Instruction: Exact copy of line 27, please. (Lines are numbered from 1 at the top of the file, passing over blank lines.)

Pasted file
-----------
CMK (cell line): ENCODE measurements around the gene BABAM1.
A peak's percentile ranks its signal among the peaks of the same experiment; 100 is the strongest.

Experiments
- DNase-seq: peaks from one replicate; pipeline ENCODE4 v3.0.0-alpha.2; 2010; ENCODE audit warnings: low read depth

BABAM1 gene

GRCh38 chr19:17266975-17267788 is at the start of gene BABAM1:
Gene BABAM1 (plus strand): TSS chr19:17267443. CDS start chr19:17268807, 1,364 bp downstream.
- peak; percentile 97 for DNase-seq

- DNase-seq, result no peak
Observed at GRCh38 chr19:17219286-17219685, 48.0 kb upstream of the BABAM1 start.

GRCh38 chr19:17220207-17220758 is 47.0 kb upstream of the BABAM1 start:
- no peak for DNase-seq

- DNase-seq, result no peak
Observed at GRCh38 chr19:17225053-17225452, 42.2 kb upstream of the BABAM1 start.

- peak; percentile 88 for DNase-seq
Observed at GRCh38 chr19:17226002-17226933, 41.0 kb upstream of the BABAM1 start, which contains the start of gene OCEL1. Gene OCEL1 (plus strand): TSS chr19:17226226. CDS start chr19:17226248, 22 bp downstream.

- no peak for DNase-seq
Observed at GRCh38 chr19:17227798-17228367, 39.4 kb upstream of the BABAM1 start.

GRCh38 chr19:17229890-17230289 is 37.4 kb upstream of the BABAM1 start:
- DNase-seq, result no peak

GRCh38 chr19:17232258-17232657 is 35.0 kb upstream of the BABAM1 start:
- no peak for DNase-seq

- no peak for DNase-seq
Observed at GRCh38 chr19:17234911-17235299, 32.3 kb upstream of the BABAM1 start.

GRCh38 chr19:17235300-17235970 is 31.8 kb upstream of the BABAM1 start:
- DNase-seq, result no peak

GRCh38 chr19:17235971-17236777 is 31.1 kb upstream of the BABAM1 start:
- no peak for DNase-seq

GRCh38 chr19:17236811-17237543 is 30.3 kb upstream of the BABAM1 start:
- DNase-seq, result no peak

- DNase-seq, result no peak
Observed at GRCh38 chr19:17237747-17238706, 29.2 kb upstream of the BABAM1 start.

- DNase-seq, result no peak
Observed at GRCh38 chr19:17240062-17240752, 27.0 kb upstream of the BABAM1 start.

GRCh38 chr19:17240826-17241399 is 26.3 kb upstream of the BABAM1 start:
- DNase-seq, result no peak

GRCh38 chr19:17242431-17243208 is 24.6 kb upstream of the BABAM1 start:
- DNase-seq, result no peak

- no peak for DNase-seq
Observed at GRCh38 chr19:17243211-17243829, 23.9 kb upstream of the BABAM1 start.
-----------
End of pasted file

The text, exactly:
GRCh38 chr19:17235971-17236777 is 31.1 kb upstream of the BABAM1 start: